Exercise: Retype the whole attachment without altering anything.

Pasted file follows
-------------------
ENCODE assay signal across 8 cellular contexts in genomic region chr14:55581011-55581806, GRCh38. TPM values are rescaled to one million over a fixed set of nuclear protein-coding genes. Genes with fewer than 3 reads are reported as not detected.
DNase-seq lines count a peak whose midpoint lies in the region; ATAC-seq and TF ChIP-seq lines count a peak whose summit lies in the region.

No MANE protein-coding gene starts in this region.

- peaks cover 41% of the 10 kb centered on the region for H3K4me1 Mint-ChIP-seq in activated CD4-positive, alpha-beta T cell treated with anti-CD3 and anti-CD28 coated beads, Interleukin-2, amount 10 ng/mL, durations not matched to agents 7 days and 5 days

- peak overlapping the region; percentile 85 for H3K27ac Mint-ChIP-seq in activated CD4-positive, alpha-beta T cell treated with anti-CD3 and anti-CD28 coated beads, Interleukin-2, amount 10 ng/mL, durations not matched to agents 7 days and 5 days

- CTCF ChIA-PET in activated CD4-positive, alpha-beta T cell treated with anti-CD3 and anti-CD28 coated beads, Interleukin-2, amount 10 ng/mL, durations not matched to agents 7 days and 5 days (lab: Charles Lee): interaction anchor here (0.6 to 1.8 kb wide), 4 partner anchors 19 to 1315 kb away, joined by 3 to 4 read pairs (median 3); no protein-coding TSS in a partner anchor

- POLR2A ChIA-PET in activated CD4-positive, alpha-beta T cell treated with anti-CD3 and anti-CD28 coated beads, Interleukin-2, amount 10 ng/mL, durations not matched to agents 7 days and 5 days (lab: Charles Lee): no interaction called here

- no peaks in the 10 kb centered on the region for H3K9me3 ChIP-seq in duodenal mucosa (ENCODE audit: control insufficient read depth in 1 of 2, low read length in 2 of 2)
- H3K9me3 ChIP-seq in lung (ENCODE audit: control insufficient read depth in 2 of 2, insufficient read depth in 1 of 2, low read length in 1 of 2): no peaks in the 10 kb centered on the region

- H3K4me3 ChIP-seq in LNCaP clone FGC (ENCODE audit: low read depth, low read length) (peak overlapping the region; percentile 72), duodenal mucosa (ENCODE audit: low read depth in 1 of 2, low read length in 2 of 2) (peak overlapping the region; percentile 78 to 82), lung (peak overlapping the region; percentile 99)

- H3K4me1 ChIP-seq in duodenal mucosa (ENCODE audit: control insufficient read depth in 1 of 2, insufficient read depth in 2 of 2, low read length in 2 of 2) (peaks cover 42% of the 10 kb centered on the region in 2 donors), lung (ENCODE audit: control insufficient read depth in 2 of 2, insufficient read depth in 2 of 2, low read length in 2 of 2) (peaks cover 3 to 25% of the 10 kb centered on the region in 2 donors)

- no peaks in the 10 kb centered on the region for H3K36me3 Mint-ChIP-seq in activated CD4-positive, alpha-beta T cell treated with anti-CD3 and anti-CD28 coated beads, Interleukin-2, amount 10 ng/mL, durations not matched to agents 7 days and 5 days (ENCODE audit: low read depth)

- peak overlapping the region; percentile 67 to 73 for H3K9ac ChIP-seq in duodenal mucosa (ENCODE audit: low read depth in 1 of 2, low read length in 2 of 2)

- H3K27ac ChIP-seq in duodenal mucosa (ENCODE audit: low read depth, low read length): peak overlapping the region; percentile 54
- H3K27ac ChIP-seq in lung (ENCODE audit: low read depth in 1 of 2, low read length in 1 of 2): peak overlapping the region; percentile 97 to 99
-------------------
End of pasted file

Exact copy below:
ENCODE assay signal across 8 cellular contexts in genomic region chr14:55581011-55581806, GRCh38. TPM values are rescaled to one million over a fixed set of nuclear protein-coding genes. Genes with fewer than 3 reads are reported as not detected.
DNase-seq lines count a peak whose midpoint lies in the region; ATAC-seq and TF ChIP-seq lines count a peak whose summit lies in the region.

No MANE protein-coding gene starts in this region.

- peaks cover 41% of the 10 kb centered on the region for H3K4me1 Mint-ChIP-seq in activated CD4-positive, alpha-beta T cell treated with anti-CD3 and anti-CD28 coated beads, Interleukin-2, amount 10 ng/mL, durations not matched to agents 7 days and 5 days

- peak overlapping the region; percentile 85 for H3K27ac Mint-ChIP-seq in activated CD4-positive, alpha-beta T cell treated with anti-CD3 and anti-CD28 coated beads, Interleukin-2, amount 10 ng/mL, durations not matched to agents 7 days and 5 days

- CTCF ChIA-PET in activated CD4-positive, alpha-beta T cell treated with anti-CD3 and anti-CD28 coated beads, Interleukin-2, amount 10 ng/mL, durations not matched to agents 7 days and 5 days (lab: Charles Lee): interaction anchor here (0.6 to 1.8 kb wide), 4 partner anchors 19 to 1315 kb away, joined by 3 to 4 read pairs (median 3); no protein-coding TSS in a partner anchor

- POLR2A ChIA-PET in activated CD4-positive, alpha-beta T cell treated with anti-CD3 and anti-CD28 coated beads, Interleukin-2, amount 10 ng/mL, durations not matched to agents 7 days and 5 days (lab: Charles Lee): no interaction called here

- no peaks in the 10 kb centered on the region for H3K9me3 ChIP-seq in duodenal mucosa (ENCODE audit: control insufficient read depth in 1 of 2, low read length in 2 of 2)
- H3K9me3 ChIP-seq in lung (ENCODE audit: control insufficient read depth in 2 of 2, insufficient read depth in 1 of 2, low read length in 1 of 2): no peaks in the 10 kb centered on the region

- H3K4me3 ChIP-seq in LNCaP clone FGC (ENCODE audit: low read depth, low read length) (peak overlapping the region; percentile 72), duodenal mucosa (ENCODE audit: low read depth in 1 of 2, low read length in 2 of 2) (peak overlapping the region; percentile 78 to 82), lung (peak overlapping the region; percentile 99)

- H3K4me1 ChIP-seq in duodenal mucosa (ENCODE audit: control insufficient read depth in 1 of 2, insufficient read depth in 2 of 2, low read length in 2 of 2) (peaks cover 42% of the 10 kb centered on the region in 2 donors), lung (ENCODE audit: control insufficient read depth in 2 of 2, insufficient read depth in 2 of 2, low read length in 2 of 2) (peaks cover 3 to 25% of the 10 kb centered on the region in 2 donors)

- no peaks in the 10 kb centered on the region for H3K36me3 Mint-ChIP-seq in activated CD4-positive, alpha-beta T cell treated with anti-CD3 and anti-CD28 coated beads, Interleukin-2, amount 10 ng/mL, durations not matched to agents 7 days and 5 days (ENCODE audit: low read depth)

- peak overlapping the region; percentile 67 to 73 for H3K9ac ChIP-seq in duodenal mucosa (ENCODE audit: low read depth in 1 of 2, low read length in 2 of 2)

- H3K27ac ChIP-seq in duodenal mucosa (ENCODE audit: low read depth, low read length): peak overlapping the region; percentile 54
- H3K27ac ChIP-seq in lung (ENCODE audit: low read depth in 1 of 2, low read length in 1 of 2): peak overlapping the region; percentile 97 to 99